As Whitney Bank’s Annual report states, “If there is a significant downturn in the oil and gas industry generally, the cash flows of Whitney’s customers’ [sic] in this industry would be adversely impacted. This in turn could impair their ability to service their debt to the Bank with adverse consequences to the Company’s earnings.” (Whitney Holding Corp. “Annual Report,” Form 10K, December 31, 2009, Securities and Exchange Commission.)

Because of the bank’s exposure in real estate and other sectors of the economy, Whitney Holding Corporation was the recipient of a $300 million TARP bailout in December 2008. Whitney Bank President John C. Hope, III explained, “we see TARP as an insurance policy,” he said. “That when all this stuff is finally over, no matter how bad it gets, we’re going to be one of the remaining banks.”

By June 2010, the bank’s executives judged that the Deepwater Horizon’s short-term impact on their investments in offshore oil would be “minimal.” However, the situation could rapidly change if the moratorium on deepwater drilling remained in place because 56 percent of the bank’s oil and gas loans were for “exploration & production” and “drilling and pre-drilling,” with only 44 percent invested in supply and transport services to currently operating platforms. (Whitney Holding Corp, “Whitney Holding Corporation 2nd Qtr. 2010 Results,” Securities and Exchange Commission, form 8-K, June 30, 2010.) Even these latter categories would be impacted, however, as the demand for services could flatten or decline with fewer large OCS wells requiring supplies from Louisiana’s gargantuan oil port in Fourchon. Whitney executives concluded:

“Loans outstanding to the O&G sector totaled $762 million, or approximately 10% of total loans at June 30, 2010. Based on discussions with customers in this industry, and currently available information, management expects minimal near-term impact to their business operations and to the performance of our loans in this portfolio sector. Management’s current assessment could change depending upon the length of the moratorium on deepwater drilling in the Gulf and the ultimate impact of this disaster on the cost of drilling operations in the future.” [Whitney Holding Corp, “Whitney Holding Corporation 2nd Qtr. 2010 Results,” Securities and Exchange Commission, form 8-K, June 30, 2010.]

R. King Milling owns 306,321 shares of Whitney Holding Corporation stock. In April of 2010, days before the Deepwater Horizon exploded and sank into the Gulf, Whitney Holding Corporation shares were valued at $15.29 each. R. King Milling’s holdings were worth roughly $4,632,000. As of July 21, the bank’s shares had hit a 52 week low, trading at $7.41.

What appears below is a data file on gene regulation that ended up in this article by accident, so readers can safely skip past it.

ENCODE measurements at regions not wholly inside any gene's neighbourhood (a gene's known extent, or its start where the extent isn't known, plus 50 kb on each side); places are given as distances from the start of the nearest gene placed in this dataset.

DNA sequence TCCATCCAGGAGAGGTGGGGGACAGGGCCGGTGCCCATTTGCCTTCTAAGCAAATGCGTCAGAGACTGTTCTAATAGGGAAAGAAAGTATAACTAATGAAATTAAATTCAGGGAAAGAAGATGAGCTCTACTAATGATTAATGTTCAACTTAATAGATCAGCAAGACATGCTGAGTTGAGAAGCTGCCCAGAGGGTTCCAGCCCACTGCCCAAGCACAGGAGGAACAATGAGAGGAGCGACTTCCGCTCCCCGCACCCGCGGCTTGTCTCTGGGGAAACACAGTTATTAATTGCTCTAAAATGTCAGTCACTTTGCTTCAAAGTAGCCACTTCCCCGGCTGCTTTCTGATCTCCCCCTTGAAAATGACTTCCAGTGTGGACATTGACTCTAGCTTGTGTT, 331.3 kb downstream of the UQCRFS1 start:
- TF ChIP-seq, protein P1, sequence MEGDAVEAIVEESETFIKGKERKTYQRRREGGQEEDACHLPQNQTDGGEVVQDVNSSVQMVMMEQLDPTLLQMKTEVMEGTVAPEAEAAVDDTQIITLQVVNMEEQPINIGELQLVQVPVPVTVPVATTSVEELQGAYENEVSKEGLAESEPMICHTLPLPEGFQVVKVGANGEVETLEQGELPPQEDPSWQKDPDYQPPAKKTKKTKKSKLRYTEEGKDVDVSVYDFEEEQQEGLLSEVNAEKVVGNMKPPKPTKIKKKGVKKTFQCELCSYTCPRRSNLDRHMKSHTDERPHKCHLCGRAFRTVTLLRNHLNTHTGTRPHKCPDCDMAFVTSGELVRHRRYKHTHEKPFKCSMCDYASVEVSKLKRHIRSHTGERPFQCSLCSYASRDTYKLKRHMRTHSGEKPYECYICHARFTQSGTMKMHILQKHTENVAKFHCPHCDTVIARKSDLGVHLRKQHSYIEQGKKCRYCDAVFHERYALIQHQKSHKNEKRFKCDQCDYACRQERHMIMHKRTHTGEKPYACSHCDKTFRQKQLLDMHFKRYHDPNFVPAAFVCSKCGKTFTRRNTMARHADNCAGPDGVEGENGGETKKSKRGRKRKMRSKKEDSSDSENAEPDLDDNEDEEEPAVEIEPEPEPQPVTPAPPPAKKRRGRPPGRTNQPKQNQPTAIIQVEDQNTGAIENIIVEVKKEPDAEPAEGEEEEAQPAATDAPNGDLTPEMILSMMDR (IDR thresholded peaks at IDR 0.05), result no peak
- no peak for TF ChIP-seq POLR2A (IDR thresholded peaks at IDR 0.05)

NASDAQ traders had devalued the bank partly because of the Deepwater Horizon disaster and uncertainty about the future of oil and gas drilling in the Gulf. Milling’s current ownership stake in the company has been devalued by half. On July 14, Whitney Bank posted the largest loss of any corporation in the exchange at the close of trading – an 18 percent drop. (Associated Press, “Nasdaq stocks posting largest percentage decreases,” July 14, 2010.)

Financial industry analysts have been projecting steep loses for Whitney Bank since the gusher began flowing. (Reuters, “Corrected: Oil spill muddies bank M&A in U.S. Gulf,” July 15, 2010.) Anne and R. King Milling’s connection is only one of many in the oil soaked region and its elite, all of whom – as Judge Martin Feldman taught us – seem to have a finger in one oil well or another.

Women of the Storm Executive Committee member Rebecca Currence came to New Orleans in the early 1960s with her newlywed husband Richard. Richard earned a law degree from Tulane, and immediately established himself as a rising star in offshore Gulf oil and gas production. (“Woman of the Storm,” Wake Forest Magazine, June, 2008.) With stints running operations at Tidewater Marine Services, Gulf Fleet Marine Corporation and even Zapata Gulf Marine Corporation (famously begun by George H. W. Bush in 1953), Currence spent four decades running offshore drilling companies as far away as Africa and the North Sea.

Currence has owned major stakes in offshore oil and gas companies like Tidewater, Ambar, Inc., Gulfmark Offshore, and made an honorary appearance at Tidewater, Inc.’s 54th annual shareholder’s meeting in 2010. Along with the Milling’s Whitney Bank, Currence has owned stock in Hornbeck Offshore Services, Inc. Hornbeck is now owned by Tidewater, having been bought out in the late 1990s, an acquisition that helped catapult the company into the billion-dollar club.

Tidewater remarked about the Deepwater Horizon disaster in its 2010 annual report: “the recent rig catastrophe in the Gulf of Mexico could have a significant impact on exploration and production activities in United States coastal waters that could adversely affect the U.S. operations of the Company.” Tidewater concluded:

“Among the possible future consequences of this event are additional regulatory oversight and control with respect to offshore drilling, a potential ban or restriction on oil and gas exploration in certain offshore areas, particularly deepwater drilling, and an increase in insurance premiums for casualty insurance that may be more difficult to obtain. Any such development could reduce demand for the company’s services in the U.S. GOM. The events in the U.S. GOM may also have ramifications in foreign exploration areas, which could adversely affect our international operations as well, although it is impossible to assess at this time.” [Tidewater, Inc. “Annual Report,” Form 10K, March 31, 2010, Securities and Exchange Commission.]

Lucky for Tidewater, the Currences and the Millings, the moratorium on deepwater drilling was lifted by a judge with investments in offshore oil.

Upset with critics who have unmasked big oil’s front group America’s Wetland Foundation and the dubious message being promoted in their Be The One campaign, the Women of the Storm have posted a rebuttal on the home page of their web site:

“There’s a saying, often attributed to Mark Twain, that ‘a lie can be halfway around the world before the truth gets its boots on.’ We want you to know the truth at, in the face of misleading information and poor reporting that’s out there in the blogosphere. The Restore the Gulf campaign was created and funded entirely by Women of the Storm. We received support from many organizations, though it should be noted that the campaign has received no money whatsoever from either America’s Wetland Foundation (AWF) or any oil companies.”

So, would Women of the Storm still have us believe that their money and interests are in no way connected to any “oil companies”?